My client was originally arrested for D.U.I. in Count 1 with a violation of VC § 23152(a) and Count 2 VC § 23152(b). Our office requested an Administrative Per Se (“APS”) hearing to challenge the validity of the Department of Motor Vehicles license suspension.
According to the police reports in the matter, a San Bernardino Sheriff’s Department deputy received a call regarding a subject behind the wheel of a vehicle with open containers in the car. When the deputy arrived he saw my client asleep in the front driver seat with the engine running and holding an open container. My client admitted to drinking an hour prior to the deputy arriving and admitted to driving to the store to purchase more alcohol. My client performed poorly on the Field Sobriety Tests (“FST”) and agreed to complete a chemical test. According to the chemical breath test results, my client had a B.A.C. of .18/.18.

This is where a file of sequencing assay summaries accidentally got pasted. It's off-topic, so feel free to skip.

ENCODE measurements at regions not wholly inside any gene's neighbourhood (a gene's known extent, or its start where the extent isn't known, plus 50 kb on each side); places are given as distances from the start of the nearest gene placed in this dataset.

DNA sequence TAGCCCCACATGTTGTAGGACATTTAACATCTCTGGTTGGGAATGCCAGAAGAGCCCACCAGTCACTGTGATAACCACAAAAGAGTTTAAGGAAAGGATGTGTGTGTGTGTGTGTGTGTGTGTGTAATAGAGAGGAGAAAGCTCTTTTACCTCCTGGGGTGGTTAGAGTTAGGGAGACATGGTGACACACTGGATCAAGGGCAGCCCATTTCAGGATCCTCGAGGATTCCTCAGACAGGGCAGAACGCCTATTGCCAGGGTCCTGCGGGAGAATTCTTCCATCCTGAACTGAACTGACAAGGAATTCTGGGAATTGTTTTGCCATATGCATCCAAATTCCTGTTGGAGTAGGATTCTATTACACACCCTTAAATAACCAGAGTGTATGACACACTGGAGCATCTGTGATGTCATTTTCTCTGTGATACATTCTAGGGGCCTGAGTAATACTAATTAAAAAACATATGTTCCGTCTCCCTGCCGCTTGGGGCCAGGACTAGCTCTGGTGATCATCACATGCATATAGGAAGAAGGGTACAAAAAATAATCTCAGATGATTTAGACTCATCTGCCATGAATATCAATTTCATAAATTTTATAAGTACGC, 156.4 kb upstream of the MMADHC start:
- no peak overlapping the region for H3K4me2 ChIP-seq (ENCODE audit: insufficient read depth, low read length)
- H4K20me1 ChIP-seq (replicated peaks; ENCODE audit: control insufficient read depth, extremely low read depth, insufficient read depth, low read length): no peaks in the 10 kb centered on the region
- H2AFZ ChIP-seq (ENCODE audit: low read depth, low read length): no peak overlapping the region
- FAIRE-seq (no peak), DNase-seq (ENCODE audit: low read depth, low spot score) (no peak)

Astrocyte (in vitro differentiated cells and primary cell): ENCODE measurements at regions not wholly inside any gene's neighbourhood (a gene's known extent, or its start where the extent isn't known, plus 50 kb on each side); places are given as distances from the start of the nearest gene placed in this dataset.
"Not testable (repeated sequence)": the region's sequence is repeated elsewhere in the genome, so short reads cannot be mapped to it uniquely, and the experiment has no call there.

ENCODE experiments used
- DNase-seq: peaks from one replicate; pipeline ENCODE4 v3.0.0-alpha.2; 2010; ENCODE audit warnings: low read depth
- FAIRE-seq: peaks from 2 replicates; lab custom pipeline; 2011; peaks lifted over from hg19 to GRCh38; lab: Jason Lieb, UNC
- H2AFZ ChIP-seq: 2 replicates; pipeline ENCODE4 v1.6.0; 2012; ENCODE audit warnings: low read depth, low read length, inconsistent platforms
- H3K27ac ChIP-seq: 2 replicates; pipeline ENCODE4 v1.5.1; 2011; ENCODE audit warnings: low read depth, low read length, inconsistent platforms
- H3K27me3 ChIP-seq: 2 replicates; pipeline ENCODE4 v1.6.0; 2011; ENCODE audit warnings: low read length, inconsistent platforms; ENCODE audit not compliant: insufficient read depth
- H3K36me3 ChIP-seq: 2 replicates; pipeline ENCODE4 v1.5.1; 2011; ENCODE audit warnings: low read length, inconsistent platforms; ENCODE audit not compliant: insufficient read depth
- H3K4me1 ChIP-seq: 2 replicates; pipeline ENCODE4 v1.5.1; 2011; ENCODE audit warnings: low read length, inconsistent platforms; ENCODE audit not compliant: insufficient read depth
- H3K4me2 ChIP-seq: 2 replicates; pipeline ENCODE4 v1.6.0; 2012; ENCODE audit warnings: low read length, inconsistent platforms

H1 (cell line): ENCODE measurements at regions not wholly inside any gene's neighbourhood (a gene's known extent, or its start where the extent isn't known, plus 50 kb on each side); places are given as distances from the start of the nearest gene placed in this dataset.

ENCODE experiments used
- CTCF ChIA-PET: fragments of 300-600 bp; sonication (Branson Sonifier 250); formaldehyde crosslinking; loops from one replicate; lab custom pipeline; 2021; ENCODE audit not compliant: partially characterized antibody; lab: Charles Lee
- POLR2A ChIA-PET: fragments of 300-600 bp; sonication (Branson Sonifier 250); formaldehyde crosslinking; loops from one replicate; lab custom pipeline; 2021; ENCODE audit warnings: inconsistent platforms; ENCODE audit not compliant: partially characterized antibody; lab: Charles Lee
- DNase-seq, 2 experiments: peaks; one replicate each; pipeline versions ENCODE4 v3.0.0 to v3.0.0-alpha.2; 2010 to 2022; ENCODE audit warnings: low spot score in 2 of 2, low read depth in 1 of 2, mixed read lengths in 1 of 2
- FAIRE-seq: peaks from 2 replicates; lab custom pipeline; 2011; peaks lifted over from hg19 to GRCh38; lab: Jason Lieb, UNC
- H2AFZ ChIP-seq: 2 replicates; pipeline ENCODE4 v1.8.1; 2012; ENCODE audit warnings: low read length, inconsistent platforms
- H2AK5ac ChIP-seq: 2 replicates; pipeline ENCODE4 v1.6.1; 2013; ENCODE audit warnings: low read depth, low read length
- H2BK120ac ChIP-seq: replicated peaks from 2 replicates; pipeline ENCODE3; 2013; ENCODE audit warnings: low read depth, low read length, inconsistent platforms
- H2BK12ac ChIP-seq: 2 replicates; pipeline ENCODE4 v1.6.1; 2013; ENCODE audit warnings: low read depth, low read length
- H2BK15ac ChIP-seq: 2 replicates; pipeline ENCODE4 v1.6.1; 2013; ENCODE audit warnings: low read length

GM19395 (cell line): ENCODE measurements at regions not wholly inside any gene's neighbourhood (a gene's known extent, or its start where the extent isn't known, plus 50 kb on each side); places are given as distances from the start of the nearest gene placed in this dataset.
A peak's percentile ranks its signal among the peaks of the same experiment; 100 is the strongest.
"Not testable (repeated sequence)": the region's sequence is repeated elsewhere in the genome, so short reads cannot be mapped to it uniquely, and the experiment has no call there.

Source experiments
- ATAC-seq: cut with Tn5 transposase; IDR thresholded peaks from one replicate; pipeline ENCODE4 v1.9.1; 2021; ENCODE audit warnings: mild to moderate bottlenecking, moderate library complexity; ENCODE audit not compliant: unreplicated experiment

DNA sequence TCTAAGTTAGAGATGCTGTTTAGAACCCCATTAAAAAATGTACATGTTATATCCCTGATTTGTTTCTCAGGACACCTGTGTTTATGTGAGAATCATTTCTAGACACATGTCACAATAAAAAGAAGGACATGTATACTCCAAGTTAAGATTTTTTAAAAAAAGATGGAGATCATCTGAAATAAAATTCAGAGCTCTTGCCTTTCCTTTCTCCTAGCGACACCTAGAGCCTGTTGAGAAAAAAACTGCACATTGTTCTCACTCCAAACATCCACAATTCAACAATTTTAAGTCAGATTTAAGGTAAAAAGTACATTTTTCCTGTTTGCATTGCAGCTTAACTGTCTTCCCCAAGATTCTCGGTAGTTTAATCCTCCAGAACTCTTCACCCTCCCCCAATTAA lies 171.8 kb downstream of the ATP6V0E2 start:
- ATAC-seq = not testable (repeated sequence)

At the APS hearing, the DMV subpoenaed a criminalist to perform a retrograde extrapolation to determine my client’s approximate B.A.C. at the time of driving. The criminalist was unable to determine my client’s B.A.C. at the estimated time of driving and I argued that the DMV was unable to prove that my client’s B.A.C. was 0.08% or more at the time of driving and they have failed to meet the presumption that his B.A.C. was 0.08% or more.
The DMV found my argument persuasive and the suspension of my client’s driving privilege was set aside.
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